The European Union has faced many challenges in its history — from rejection of the E.U. constitution in 2005, to threatened cuts in Russian natural gas in 2006 and 2009, to years of financial and economic turmoil, to the current refugee crisis.
All of these tests have one thing in common: The turbulence wasn’t caused by the European Union itself. This is especially true in today’s refugee crisis.
We are left to deal with symptoms of a world that is globalizing rapidly and making citizens anxious. The world won’t adapt to Europe, so Europe must adapt to the world.
A cavalier attitude toward E.U. constitutional principles not only undermines our cohesion, but also weakens us as a community.
To guarantee security, stability and prosperity, we must concentrate sovereignty in new areas to have a voice in managing globalization – instead of navel-gazing in a reactive and fragmented manner.
Making the European Union a scapegoat for current problems is the wrong approach. It’s the equivalent of sawing off the very branch we are all sitting on.
Trust in European cohesion is our elixir for survival, especially since our share of the world’s population is expected to decline from the current 7.1 percent to 5.3 percent by 2060.
At the moment, there is a major divide between promise and reality. The European Union can’t be effective as long as member states demand solutions only when they require assistance, but otherwise water down or sabotage proposed remedies. This political ambiguity is wreaking havoc on the entire system.
This is particularly clear in the refugee and migration crisis. Its causes – war in Syria and poverty in Africa – no doubt exceed the capacities of individual member states. The E.U. can respond to these underlying causes only with a common effort by all of its members.
At the same time, it took us more than a year to begin implementing a joint policy on migration. It’s obvious that such hesitation gives people a feeling of powerlessness, rather than bolstering confidence.
To conclude from the Brexit vote that the bloc must be reformed at its very roots, or be made a whipping boy, is not only far-fetched — it would also would raise long-term questions about Europe’s ability to act. We don’t need protracted internal hand-wringing but joint action, especially regarding Europe’s immediate surroundings.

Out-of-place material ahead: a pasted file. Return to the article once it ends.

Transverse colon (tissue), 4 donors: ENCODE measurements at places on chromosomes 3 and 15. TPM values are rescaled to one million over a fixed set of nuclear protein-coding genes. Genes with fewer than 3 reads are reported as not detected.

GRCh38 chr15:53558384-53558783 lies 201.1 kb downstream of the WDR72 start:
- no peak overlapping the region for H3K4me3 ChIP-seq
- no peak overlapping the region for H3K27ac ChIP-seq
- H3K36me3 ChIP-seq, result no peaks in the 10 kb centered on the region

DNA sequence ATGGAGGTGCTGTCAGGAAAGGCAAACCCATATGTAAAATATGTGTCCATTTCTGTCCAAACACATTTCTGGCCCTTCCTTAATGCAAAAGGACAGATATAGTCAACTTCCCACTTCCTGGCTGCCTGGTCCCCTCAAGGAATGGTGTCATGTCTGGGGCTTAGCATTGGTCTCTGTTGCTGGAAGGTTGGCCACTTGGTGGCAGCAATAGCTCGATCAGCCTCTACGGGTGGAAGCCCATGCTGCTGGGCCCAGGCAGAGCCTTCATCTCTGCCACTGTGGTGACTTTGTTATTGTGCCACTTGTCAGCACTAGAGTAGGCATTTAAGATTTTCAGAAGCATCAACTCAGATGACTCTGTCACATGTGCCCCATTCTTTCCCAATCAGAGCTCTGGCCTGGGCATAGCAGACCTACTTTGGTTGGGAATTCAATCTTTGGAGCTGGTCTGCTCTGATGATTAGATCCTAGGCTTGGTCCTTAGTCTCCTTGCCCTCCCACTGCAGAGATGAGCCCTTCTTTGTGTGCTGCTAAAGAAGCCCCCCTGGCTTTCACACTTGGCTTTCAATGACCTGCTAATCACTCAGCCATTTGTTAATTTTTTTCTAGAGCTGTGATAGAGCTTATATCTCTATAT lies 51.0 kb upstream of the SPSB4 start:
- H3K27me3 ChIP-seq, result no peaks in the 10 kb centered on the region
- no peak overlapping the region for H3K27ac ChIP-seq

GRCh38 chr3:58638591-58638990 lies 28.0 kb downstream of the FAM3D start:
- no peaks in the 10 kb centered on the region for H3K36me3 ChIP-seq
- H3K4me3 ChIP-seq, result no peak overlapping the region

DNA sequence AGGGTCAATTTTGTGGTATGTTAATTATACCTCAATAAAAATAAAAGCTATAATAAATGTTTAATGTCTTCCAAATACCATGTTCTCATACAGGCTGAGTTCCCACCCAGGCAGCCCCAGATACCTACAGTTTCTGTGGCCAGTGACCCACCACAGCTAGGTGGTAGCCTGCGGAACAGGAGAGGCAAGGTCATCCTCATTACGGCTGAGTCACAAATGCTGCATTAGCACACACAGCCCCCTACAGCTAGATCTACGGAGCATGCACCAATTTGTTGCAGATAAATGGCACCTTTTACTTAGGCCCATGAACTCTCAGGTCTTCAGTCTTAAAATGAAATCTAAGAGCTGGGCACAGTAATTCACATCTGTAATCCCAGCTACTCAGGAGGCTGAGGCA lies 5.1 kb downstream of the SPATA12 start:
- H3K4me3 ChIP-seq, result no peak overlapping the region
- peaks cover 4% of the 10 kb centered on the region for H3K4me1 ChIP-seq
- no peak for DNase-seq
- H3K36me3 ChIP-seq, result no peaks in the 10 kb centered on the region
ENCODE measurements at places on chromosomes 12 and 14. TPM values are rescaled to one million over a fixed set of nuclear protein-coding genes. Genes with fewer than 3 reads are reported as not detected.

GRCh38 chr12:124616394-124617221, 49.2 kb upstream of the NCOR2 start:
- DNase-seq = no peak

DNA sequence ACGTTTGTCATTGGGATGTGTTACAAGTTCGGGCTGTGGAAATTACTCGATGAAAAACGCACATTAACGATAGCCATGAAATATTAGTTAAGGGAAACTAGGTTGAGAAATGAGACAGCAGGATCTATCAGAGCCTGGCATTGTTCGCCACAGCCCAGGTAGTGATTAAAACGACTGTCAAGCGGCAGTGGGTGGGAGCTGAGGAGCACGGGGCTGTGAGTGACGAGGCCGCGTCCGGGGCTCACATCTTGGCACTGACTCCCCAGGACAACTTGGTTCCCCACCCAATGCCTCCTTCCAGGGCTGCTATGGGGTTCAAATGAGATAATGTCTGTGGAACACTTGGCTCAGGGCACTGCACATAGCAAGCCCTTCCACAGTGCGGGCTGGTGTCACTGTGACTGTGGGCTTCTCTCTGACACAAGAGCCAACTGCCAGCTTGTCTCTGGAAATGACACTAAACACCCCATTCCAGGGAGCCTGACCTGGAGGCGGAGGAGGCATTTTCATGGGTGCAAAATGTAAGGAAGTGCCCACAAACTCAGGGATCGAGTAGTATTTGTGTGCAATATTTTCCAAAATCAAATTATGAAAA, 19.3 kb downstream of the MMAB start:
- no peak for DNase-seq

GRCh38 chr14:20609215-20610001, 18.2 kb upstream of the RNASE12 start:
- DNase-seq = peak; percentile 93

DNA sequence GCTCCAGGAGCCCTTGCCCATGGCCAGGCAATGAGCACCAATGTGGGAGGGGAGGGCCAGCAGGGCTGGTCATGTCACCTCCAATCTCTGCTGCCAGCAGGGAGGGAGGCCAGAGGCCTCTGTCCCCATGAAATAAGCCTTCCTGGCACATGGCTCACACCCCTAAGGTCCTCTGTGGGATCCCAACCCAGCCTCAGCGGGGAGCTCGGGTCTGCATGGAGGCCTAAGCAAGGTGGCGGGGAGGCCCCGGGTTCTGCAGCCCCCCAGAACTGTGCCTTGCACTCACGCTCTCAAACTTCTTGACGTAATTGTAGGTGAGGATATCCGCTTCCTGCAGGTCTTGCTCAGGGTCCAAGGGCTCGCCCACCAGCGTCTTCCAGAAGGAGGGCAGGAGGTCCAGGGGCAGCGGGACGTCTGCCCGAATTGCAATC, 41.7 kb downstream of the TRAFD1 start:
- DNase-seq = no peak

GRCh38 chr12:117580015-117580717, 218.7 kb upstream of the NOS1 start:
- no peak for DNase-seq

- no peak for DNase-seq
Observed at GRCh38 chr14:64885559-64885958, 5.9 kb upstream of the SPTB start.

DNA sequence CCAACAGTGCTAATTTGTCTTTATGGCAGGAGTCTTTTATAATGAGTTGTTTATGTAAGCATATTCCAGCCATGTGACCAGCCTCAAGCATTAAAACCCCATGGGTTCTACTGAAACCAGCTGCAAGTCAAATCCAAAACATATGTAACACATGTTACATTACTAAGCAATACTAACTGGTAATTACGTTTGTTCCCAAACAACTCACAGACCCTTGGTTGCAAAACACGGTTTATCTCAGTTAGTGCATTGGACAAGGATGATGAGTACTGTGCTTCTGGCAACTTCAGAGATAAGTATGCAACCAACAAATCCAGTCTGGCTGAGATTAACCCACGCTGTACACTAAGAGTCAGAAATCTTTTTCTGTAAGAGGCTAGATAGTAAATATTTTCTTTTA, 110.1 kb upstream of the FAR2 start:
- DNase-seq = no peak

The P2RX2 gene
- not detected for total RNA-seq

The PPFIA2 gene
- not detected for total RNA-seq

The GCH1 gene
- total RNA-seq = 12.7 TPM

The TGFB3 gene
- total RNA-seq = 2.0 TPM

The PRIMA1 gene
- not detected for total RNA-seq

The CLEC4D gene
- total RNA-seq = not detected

E.U. member states have unanimously offered all countries of the western Balkans a concrete prospect concerning admission that continues to be valid – not because we are practicing a diplomatic form of social outreach, but because stability and security on Europe’s doorstep are in our interest. A European perspective could drive necessary reforms in the fight against corruption and organized crime in a region that remains fragile.
No one should succumb to the illusion that a permanent stop to expansion or a policy of cool negligence toward neighboring countries will resolve the challenges facing Europe.
On the contrary, the refugee crisis shows that the European Union depends on cooperation with its neighbors – and vice versa. We can only meet challenges such as these when we address the root of the problem and proactively pursue a common foreign policy.
Conversely, a close connection to the bloc and the advantages offered by the world’s largest single market don’t come for free. Not for neighboring states and prospective members, and not for countries such as Switzerland, Norway or, in the future, perhaps also Great Britain. Constitutional, economic and social reforms, as well as contributions to the E.U. budget, are part of the deal.
A cavalier attitude toward E.U. constitutional principles not only undermines our cohesion in this context, but also weakens us as a community and hampers our foreign policy in its advocacy of constitutional reforms.
So when we speak of a “we” feeling in Europe, we must also demand a “we” behavior. This means not only providing the European Union with the appropriate instruments, but also adhering to rules that have been jointly agreed upon.
A possible Brexit shouldn’t divert attention but can, in the best case, contribute to refocusing on what’s important.
To contact the authors: firstname.lastname@example.org.